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Hawai'i Community Foundation: Leadership Change

Wayne Yoshioka

The Hawai’i Community Foundation is the top nonprofit contributor in the state and is undergoing a transition to new leadership over the next two months. HPR’s Wayne Yoshioka reports. 

The Hawai’i Community Foundation distributes about 50 million dollars in the state each year, including 14-hundred scholarships worth more than 4.5 million.  Chief Executive Officer, Kelvin Taketa, has been at the helm for 19 years and will be stepping down July 1st.  He says the foundation has 800 different funds, each with its own amazing story.  But some stand out.  

“One is Sept 12, 2001 and that was the day after the attacks and the planes quit flying to Hawai’i.  And the Community Foundation worked very closely with the Governor and with the Mayors and others to conduct a series of community meetings all around the state – we did about 60 in 30 days.  Reached out to all of our non-profit partners and really tried to shape a response about how to put people back on their feet and to give people a sense of hope and optimism for the future.  And we were able to turn to a lot of generous donors and really put about a million dollars of relief out on the street in about 90 days after Sept 11th.”

The Foundation’s current President and Chief Operating Officer, Micah Kane, will be taking over as CEO.   He was unanimously selected following a 5-month national search.   He says his passion is helping people and being part of the foundation provides that opportunity.

“I sat down with my wife the evening after I was notified and she said, ‘You know, how come you’re not happy?’   And I said, ‘I’m very happy but I feel the privilege of that on my shoulders.'  It’s just that it’s a very humbling opportunity that’s been given but I realize that – you know- it’s a team of people.  It’s not a single individual and, umm, I find a little comfort in that.”

Kane is also a trustee for Kamehameha Schools and serves on the board of directors at Hawaiian Electric Company.   The Foundation’s 10 Board of Directors talk about succession planning annually.  Board Chair, Debbie Berger, says the winning candidate for CEO had to have a deep commitment to the state, an understanding of the cultures, and a passion for the foundation’s work.   Berger moved back to Hawai’i because of those values.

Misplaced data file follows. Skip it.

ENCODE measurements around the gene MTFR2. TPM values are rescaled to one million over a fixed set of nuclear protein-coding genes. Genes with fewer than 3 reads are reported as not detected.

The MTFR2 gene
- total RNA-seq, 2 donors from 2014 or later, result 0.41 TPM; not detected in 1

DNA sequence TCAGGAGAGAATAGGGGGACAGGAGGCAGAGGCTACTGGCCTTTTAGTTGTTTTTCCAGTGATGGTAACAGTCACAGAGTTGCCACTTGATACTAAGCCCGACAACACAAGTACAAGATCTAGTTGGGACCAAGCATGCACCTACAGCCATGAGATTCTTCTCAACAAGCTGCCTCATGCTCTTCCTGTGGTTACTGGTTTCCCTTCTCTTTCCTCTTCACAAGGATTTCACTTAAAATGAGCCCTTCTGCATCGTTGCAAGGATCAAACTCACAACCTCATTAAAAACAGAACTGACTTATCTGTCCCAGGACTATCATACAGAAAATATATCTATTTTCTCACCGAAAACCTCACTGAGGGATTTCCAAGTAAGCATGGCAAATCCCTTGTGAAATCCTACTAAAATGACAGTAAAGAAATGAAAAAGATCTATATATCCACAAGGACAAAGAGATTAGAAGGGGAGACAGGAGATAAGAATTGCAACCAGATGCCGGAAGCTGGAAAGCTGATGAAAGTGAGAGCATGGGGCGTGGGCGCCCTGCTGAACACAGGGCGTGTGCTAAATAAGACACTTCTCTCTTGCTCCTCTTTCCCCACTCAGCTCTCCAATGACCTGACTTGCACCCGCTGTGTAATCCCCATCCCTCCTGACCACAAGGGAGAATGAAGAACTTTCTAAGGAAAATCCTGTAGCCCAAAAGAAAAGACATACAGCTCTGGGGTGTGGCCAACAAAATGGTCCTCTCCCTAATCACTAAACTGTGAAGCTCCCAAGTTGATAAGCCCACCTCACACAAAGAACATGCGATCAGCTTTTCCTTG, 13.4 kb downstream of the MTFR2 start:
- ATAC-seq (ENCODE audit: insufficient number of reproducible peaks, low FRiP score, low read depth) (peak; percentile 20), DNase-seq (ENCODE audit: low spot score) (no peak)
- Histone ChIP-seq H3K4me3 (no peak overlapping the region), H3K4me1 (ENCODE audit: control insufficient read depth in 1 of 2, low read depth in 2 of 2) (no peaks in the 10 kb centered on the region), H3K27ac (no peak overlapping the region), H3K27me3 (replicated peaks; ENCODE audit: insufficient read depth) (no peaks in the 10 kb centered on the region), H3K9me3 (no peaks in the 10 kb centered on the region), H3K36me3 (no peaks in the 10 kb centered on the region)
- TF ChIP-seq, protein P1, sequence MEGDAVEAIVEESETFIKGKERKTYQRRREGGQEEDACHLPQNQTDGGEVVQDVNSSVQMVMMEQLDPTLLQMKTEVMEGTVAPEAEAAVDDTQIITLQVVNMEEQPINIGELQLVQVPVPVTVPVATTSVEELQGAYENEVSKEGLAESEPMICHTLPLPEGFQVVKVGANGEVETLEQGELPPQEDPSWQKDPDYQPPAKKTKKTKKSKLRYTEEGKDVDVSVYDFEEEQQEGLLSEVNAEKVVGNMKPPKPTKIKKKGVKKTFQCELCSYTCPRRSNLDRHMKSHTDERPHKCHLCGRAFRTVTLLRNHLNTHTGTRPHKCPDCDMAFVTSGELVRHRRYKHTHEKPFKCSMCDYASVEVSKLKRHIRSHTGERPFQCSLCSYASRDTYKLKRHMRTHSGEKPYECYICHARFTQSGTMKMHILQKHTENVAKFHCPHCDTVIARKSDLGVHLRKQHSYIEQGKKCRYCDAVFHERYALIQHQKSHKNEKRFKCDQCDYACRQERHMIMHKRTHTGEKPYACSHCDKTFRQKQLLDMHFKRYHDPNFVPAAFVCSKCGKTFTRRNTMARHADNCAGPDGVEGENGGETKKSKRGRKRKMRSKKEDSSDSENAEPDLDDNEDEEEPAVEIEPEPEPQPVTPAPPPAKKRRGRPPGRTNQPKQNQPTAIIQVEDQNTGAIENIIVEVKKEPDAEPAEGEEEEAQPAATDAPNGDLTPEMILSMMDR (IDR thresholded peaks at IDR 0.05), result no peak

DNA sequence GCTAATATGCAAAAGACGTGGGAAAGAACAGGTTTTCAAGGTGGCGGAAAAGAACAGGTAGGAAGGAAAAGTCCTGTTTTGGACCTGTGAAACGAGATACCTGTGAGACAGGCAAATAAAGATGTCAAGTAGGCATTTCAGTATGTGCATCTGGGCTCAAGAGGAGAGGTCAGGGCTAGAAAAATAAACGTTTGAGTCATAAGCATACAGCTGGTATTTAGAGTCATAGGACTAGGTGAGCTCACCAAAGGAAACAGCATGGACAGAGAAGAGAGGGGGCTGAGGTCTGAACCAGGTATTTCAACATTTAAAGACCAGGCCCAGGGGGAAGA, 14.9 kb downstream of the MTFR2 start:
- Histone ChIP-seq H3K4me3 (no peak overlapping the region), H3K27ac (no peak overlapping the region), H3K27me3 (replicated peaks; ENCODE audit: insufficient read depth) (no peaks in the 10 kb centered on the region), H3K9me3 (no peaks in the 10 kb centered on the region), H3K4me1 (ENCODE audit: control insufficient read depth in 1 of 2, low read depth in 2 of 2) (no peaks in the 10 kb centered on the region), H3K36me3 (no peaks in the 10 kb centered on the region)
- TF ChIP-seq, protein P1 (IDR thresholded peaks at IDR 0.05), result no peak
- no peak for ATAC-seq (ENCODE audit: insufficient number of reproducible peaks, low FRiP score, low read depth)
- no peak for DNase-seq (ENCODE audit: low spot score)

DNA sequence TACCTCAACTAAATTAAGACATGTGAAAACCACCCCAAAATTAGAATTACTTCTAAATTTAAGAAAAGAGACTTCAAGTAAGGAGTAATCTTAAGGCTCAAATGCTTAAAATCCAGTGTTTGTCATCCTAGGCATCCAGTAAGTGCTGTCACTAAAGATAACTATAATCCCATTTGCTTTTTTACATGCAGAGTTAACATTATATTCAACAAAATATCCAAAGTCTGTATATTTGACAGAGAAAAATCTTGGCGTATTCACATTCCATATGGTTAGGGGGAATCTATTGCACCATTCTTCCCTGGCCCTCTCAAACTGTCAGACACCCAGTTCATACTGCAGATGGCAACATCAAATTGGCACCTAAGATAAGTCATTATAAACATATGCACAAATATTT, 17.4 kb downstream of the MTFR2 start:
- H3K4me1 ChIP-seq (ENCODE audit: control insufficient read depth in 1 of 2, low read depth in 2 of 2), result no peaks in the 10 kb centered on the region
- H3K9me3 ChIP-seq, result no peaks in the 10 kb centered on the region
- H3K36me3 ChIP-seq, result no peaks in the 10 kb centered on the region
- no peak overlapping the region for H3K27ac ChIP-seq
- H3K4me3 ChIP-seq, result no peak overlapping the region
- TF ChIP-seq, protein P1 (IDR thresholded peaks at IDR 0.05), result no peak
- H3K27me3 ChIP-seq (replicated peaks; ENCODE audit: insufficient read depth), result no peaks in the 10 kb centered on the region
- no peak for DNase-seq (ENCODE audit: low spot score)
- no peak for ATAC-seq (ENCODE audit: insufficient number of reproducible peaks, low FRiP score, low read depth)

“I lived away for 25 years and I moved home 10 years ago because I was very excited about the opportunities here for my children and for the life that they would have and what we all could learn from this community that we live in.  I can see why people would want to come here and live in an environment that cares about the ‘aina, where you respect each other’s diversity, where you can come together to help problem solve.  That’s very exciting to me and that’s why I moved home.”

Meanwhile, out-going CEO, Taketa, will continue as a foundation senior fellow.   

“When I grew up in Hawai’i, it was a place of tremendous optimism and hope and I’d love to see that rekindled for the young people in Hawai’i today.  At the same time, having watched these incredible community leaders that are doing remarkable things day in and day out, and the generosity of the community that’s exemplified by the donors and clients that we have at the foundation has been just inspirational.”

For HPR News, I’m Wayne Yoshioka.

Wayne Yoshioka
Wayne Yoshioka is an award-winning journalist who has worked in television, print and radio in Hawaiʻi. He also has been on both sides of politics as a state departmental appointee and political/government reporter. He covered Hurricane Iwa (1982) as a TV reporter; was the State Department of Defense/Civil Defense spokesperson for Hurricane Iniki (1992); and, commanded a public affairs detachment in Afghanistan (2006). He has a master's degree in Communication from the University of Hawaiʻi at Mānoa and is a decorated combat veteran (Legion of Merit, Bronze Star and 22 other commendation/service medals). He resides in Honolulu.
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